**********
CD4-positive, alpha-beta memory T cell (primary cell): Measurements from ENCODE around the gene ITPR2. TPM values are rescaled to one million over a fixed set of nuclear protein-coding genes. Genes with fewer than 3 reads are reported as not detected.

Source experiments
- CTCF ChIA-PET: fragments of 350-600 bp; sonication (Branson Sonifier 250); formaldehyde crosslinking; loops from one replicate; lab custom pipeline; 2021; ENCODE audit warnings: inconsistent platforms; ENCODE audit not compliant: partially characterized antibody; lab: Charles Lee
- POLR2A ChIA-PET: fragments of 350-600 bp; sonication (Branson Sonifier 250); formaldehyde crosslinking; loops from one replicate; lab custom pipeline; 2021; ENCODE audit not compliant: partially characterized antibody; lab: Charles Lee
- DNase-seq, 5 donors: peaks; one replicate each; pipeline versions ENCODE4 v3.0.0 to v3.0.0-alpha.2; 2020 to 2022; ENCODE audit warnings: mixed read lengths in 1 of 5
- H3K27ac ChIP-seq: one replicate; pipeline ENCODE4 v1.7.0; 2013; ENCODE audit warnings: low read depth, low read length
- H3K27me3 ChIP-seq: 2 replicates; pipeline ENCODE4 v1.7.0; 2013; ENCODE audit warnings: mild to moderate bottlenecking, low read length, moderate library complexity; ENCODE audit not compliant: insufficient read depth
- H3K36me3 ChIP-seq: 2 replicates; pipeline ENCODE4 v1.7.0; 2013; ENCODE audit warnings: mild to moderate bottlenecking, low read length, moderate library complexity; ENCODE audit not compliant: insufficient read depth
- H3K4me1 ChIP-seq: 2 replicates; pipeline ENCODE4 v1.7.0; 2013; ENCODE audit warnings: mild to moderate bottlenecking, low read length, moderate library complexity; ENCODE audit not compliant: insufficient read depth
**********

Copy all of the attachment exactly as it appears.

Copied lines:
CD4-positive, alpha-beta memory T cell (primary cell): Measurements from ENCODE around the gene ITPR2. TPM values are rescaled to one million over a fixed set of nuclear protein-coding genes. Genes with fewer than 3 reads are reported as not detected.

Source experiments
- CTCF ChIA-PET: fragments of 350-600 bp; sonication (Branson Sonifier 250); formaldehyde crosslinking; loops from one replicate; lab custom pipeline; 2021; ENCODE audit warnings: inconsistent platforms; ENCODE audit not compliant: partially characterized antibody; lab: Charles Lee
- POLR2A ChIA-PET: fragments of 350-600 bp; sonication (Branson Sonifier 250); formaldehyde crosslinking; loops from one replicate; lab custom pipeline; 2021; ENCODE audit not compliant: partially characterized antibody; lab: Charles Lee
- DNase-seq, 5 donors: peaks; one replicate each; pipeline versions ENCODE4 v3.0.0 to v3.0.0-alpha.2; 2020 to 2022; ENCODE audit warnings: mixed read lengths in 1 of 5
- H3K27ac ChIP-seq: one replicate; pipeline ENCODE4 v1.7.0; 2013; ENCODE audit warnings: low read depth, low read length
- H3K27me3 ChIP-seq: 2 replicates; pipeline ENCODE4 v1.7.0; 2013; ENCODE audit warnings: mild to moderate bottlenecking, low read length, moderate library complexity; ENCODE audit not compliant: insufficient read depth
- H3K36me3 ChIP-seq: 2 replicates; pipeline ENCODE4 v1.7.0; 2013; ENCODE audit warnings: mild to moderate bottlenecking, low read length, moderate library complexity; ENCODE audit not compliant: insufficient read depth
- H3K4me1 ChIP-seq: 2 replicates; pipeline ENCODE4 v1.7.0; 2013; ENCODE audit warnings: mild to moderate bottlenecking, low read length, moderate library complexity; ENCODE audit not compliant: insufficient read depth